Malaria Tablets Needed? Vaccinations?

Travel Forums Asia Malaria Tablets Needed? Vaccinations?

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1. Posted by jameserob (Budding Member 52 posts) 5y Star this if you like it!

I’m wondering if someone can help me and explain this clearly as it’s literally driving me insane!! So basically I’ve been in Australia for a year and I’m soon leaving and will be starting traveling Asia at the start of January. Im only in Sydney now for another two weeks and then I’m off to New Zealand, so I’m trying to get all my vaccinations sorted now while I’m in Sydney. The thing is, I went to one doctor in Sydney to ask what I needed and he just Googled it and was crossing random things off. I didn’t trust him at all. I then went to another doctor instead who seemed to know what he was talking about and said I needed the following:

Vivaxim (Injection) - Hepatitis A and Typhoid
Dukoral - Cholera and Ekoli
Zedd - Bali belly
Malarone or Doryxcycline - Both Malaria tablets

Now after having it priced up it all comes to roughly $450. I have Medicare out here in Oz but vaccinations like these aren’t covered. I’m confused though as I’ve been looking online and some places are mentioning needing an updated Tetanus, Meningitis jabs etc. I mean in that list above that the doctor gave me, only Vivaxim is actually an injection, all the rest are taken orally. I’m confused as people that I’ve heard who’ve travelled Asia have had a few injections before going, not just one. I’ll be traveling to Bali, Thailand, Cambodia, Vietnam, Laos, India, Philippines, Sri Lanka, Malaysia, Singapore over 5 months. Now there’s some that I’ve ruled out such as Rabies injection as the only time I plan on coming into contact or touching animals will be the monkey’s in Bali in Ubud and the Rabies injection will apparently add on another $100 to the total cost. Also the doctor said I won’t need Hepatitis B as I won’t be hanging around with needles, drug dealers etc.

Malaria tablets are also confusing me. The doctor told me I need to choose one of those tablets, but the side effects sound like they will ruin the entire holiday!!! Does anyone have any advice on Malaria tablets? I’m extremely confused right now so any help would be appreciated.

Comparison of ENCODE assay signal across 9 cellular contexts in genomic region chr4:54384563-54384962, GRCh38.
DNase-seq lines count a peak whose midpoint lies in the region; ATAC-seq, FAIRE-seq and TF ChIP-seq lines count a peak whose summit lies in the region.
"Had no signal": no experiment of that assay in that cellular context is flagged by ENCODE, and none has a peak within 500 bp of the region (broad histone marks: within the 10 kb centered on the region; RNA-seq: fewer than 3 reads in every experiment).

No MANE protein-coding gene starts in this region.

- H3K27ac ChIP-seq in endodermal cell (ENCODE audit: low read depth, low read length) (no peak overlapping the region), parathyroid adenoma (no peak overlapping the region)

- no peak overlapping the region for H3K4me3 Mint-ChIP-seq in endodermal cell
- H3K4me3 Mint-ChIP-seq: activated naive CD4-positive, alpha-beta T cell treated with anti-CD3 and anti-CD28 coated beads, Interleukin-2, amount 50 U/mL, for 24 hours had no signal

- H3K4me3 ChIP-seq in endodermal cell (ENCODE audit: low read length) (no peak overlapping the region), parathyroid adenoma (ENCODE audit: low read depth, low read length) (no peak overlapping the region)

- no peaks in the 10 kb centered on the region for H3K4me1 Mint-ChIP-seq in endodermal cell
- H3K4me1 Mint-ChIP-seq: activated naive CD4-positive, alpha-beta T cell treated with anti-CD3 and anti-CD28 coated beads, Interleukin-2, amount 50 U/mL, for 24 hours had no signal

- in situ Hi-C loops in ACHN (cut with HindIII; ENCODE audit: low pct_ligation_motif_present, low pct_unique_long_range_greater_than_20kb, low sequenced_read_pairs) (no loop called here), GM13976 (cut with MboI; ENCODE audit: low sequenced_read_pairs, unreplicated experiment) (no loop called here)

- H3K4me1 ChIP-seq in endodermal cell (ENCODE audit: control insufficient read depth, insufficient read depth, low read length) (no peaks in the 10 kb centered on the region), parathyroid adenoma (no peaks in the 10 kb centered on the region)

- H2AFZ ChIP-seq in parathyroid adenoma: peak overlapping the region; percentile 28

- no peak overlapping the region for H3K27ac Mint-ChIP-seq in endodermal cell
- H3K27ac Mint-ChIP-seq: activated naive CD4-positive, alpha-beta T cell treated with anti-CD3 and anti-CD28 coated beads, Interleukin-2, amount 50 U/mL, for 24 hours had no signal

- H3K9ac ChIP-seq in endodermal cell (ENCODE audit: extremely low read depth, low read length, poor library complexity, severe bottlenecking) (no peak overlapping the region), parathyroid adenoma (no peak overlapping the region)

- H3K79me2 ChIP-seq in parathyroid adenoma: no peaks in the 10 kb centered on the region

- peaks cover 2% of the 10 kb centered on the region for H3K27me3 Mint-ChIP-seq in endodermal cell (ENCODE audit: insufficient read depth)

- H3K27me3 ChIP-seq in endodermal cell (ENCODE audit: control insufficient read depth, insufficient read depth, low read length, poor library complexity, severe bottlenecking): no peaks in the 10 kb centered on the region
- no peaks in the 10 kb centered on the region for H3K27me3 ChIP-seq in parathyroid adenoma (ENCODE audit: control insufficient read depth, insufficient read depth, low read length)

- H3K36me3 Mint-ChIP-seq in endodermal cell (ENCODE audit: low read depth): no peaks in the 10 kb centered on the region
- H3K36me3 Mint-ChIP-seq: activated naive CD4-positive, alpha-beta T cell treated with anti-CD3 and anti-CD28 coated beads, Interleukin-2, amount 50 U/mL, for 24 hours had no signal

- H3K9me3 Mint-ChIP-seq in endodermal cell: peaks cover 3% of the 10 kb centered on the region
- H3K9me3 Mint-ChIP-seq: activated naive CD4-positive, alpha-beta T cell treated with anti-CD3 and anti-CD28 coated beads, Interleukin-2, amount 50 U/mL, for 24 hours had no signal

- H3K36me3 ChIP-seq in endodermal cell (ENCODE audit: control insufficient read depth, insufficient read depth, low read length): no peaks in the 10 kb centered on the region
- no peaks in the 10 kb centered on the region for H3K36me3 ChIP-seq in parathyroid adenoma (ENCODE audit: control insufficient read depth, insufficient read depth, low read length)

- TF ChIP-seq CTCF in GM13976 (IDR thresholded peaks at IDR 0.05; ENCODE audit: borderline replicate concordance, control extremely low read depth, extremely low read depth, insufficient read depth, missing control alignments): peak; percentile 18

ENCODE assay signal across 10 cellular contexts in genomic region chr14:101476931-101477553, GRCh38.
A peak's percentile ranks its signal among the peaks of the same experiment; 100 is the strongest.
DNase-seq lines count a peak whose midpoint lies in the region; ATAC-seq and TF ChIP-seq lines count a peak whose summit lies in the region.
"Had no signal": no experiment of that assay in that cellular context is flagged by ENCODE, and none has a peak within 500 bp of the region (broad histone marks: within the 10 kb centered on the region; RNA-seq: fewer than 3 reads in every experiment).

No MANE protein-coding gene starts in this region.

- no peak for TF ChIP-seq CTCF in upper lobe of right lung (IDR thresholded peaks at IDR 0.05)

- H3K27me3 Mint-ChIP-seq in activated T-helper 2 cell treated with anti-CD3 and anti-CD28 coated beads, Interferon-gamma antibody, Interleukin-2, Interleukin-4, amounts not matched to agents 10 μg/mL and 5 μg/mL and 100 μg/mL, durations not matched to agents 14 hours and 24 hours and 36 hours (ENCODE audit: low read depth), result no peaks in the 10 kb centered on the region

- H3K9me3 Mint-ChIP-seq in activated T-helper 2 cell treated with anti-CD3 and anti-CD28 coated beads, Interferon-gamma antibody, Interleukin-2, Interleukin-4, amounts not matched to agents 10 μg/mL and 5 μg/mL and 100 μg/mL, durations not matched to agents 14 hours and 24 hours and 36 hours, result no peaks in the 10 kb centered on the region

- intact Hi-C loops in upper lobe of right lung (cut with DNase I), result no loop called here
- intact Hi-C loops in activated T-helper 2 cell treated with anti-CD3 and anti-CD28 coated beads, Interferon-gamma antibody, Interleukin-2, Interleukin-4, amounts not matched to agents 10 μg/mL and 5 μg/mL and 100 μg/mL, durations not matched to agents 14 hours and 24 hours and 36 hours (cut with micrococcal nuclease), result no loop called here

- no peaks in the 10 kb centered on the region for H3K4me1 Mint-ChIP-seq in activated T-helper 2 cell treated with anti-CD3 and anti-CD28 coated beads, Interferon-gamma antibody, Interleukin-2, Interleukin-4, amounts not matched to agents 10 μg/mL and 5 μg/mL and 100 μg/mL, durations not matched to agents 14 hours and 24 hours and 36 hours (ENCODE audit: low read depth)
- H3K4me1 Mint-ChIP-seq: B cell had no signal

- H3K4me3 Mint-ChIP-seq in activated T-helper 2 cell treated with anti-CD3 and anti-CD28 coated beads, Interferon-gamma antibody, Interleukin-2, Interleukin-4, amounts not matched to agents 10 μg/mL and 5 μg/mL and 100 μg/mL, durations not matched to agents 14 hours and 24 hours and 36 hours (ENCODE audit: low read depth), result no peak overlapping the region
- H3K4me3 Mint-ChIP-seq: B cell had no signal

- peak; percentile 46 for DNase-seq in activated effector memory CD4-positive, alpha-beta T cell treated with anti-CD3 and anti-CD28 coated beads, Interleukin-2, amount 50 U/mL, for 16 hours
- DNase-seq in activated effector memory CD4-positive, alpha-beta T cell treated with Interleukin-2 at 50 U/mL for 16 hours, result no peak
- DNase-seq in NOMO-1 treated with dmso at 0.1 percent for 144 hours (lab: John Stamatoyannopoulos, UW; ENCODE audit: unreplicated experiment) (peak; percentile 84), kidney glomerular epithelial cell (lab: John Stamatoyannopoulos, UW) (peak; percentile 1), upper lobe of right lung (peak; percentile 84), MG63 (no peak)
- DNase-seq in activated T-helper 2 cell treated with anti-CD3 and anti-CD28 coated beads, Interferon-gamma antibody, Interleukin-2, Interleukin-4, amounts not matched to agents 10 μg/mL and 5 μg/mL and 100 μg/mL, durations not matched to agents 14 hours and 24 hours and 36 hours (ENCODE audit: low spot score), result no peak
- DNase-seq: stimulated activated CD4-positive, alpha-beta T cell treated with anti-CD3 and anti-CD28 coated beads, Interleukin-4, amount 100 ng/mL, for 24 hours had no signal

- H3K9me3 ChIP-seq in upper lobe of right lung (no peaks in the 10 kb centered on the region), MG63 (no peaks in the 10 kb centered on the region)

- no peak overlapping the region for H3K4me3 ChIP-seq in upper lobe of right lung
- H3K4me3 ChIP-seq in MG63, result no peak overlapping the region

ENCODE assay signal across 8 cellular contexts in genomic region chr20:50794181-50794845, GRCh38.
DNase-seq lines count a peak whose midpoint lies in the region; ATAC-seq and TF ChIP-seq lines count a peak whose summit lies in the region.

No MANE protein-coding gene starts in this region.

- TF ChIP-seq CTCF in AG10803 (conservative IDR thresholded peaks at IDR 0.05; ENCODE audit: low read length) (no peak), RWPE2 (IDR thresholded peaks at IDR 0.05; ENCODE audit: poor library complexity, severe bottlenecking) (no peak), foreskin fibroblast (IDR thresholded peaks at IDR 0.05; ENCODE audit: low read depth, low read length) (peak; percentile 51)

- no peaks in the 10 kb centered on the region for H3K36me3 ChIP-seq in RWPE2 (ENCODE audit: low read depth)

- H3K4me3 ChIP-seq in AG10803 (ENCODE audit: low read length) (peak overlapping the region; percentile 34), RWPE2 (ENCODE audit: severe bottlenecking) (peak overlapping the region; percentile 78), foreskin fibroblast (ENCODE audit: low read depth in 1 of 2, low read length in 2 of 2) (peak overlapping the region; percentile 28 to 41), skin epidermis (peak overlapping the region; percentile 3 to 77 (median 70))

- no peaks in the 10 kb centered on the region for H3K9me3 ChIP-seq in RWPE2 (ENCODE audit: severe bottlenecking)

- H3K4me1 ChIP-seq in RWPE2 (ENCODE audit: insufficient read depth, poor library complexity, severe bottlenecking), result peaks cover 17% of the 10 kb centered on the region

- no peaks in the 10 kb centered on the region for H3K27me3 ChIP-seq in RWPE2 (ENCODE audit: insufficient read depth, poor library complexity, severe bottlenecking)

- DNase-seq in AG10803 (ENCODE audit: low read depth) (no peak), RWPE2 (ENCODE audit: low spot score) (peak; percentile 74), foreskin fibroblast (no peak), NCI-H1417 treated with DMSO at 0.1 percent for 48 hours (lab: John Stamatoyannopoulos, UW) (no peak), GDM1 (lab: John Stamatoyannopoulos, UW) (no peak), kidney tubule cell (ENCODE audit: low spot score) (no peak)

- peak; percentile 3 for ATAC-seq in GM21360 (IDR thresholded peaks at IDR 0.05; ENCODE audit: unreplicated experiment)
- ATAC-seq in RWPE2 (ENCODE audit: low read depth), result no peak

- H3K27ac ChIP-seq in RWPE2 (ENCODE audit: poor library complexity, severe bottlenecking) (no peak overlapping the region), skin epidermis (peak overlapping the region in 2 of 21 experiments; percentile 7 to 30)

2. Posted by Borisborough (Moderator 1845 posts) 5y Star this if you like it!

The best advice for these things should really come from a medical practitioner. Anecdotal advice is just that - personal experiences from other travelers; don't risk your life on it!

Personally I'd make sure my tetanus jab was up to date and I would look at a hepatitis jab too. As for malaria tablets, they have improved in recent years. I used to be very skeptical about taking them because of the psychotic effects I've heard about but in Africa a couple of years ago, along with covering up and using Bushman's, we used Doxycycline tablets and they were cheap and (for me) side-effect free.

But I'm no doctor - the best advice will come from a medic.

Enjoy Asia - it sounds like an awesome trip! :):):)

3. Posted by leics2 (Travel Guru 5318 posts) 5y Star this if you like it!

As above...medical advice not only varies according to your exact itinerary, which you haven't given, but also according to your personal health status.

Having said that, here in the UK Hep A & typhoid are recommended for all travel abroad outside Europe. Hep A, in particular, can and does occur everywhere and is very easily transmitted. I'd most definitely recommend having that vaccination.

Whether you need malaria tablets or not depends on where you are visiting....not just the country but the area of the country too. It's worth remembering that malaria is a killer...and it only takes one bite. On VT we had a long-standing and highly experienced (in travel) member who died of cerebral malaria. If I were visiting a malarial area I personally would not take the risk of visiting without malarial prophylaxis.

I haven't seen anti-cholera/e-coli or 'Bali belly' medication recommended by the UK NHS (National Health Service)

If you're interested, you can see what is recommended for each country by the UK NHS, plus a country malaria map when appropriate, here:

At least you know the advice given on that site is from an official and professional medical source rather than just random strangers on the internet! :-)

[ Edit: Edited on 30-Oct-2017, at 00:40 by leics2 ]

4. Posted by Cyberia (Travel Guru 1877 posts) 5y Star this if you like it!

Generally big towns are OK. Many small towns OK. Spray around in the evening to kill any mosquitoes. Insect repellent or lightly spray your clothes and exposed flesh when going out in the evening.

Jungles and inland rivers and such you will probably need some inoculations. If you take malaria tablets, make sure you take the full course.

Stay away from animals, notably dogs.